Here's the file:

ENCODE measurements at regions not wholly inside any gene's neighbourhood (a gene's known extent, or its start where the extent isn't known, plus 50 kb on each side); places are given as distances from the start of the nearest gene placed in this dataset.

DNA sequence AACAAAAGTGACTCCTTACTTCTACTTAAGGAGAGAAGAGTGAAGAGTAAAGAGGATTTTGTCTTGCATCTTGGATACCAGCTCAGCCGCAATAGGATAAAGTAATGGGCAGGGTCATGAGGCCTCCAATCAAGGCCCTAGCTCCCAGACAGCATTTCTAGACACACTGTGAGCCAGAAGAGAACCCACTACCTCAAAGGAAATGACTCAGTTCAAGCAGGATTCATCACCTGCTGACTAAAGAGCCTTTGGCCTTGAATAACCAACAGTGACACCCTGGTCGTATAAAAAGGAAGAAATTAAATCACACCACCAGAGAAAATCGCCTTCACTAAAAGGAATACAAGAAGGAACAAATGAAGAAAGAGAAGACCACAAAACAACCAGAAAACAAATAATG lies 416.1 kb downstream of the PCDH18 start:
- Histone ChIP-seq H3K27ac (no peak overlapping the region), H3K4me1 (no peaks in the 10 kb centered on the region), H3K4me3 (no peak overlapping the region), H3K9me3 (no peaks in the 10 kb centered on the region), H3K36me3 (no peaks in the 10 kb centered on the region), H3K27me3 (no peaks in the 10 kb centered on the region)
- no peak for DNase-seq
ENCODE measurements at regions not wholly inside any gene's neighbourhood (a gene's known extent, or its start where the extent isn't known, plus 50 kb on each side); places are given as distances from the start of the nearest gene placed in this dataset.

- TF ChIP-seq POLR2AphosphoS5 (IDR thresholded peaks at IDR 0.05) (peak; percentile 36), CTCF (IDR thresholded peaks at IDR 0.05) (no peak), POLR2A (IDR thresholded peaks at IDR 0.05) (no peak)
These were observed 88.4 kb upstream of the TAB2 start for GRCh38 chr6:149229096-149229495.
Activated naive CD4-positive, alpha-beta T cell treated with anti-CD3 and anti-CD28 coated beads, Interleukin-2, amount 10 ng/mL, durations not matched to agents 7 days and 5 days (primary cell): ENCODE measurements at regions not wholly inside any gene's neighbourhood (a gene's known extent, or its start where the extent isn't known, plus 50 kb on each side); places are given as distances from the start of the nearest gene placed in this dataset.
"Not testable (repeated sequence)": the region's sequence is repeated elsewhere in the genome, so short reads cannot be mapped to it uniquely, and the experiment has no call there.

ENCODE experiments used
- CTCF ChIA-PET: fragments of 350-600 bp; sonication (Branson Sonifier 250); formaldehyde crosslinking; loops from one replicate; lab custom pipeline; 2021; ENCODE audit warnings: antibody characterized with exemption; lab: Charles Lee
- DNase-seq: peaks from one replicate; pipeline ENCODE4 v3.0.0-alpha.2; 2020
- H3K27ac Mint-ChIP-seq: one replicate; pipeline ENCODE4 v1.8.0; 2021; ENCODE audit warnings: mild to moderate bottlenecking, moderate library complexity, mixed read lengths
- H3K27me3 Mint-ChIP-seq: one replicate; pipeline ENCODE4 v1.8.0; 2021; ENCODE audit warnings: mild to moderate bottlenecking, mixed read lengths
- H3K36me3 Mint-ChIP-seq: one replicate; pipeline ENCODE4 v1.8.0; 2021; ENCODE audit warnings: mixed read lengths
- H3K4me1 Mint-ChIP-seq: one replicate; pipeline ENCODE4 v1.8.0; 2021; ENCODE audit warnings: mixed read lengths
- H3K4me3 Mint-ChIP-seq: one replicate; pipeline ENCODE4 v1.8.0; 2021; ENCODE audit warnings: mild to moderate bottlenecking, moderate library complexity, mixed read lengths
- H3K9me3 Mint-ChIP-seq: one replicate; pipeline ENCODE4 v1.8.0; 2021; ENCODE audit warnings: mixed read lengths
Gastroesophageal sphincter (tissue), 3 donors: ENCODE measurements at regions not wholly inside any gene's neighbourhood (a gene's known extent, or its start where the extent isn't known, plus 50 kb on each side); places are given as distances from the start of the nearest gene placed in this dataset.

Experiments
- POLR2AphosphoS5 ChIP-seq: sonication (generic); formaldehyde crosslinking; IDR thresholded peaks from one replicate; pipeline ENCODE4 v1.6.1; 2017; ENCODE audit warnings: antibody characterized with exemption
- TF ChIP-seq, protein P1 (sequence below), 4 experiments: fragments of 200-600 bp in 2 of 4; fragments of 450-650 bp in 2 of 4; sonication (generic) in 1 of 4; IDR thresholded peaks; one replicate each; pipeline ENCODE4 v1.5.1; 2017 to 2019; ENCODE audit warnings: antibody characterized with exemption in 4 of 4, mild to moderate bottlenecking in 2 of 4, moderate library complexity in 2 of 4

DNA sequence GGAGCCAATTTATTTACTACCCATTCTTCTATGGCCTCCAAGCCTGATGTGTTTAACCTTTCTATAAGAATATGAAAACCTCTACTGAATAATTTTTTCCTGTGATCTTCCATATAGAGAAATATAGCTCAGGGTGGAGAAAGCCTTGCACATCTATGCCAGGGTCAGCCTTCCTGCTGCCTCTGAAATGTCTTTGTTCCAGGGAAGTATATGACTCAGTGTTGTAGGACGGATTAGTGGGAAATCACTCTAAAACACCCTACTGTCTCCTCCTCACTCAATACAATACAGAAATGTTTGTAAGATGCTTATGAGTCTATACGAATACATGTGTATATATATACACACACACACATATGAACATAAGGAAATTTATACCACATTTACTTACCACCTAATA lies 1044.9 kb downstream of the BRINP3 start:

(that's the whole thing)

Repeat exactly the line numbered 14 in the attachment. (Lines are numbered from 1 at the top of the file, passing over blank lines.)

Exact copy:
- H3K27me3 Mint-ChIP-seq: one replicate; pipeline ENCODE4 v1.8.0; 2021; ENCODE audit warnings: mild to moderate bottlenecking, mixed read lengths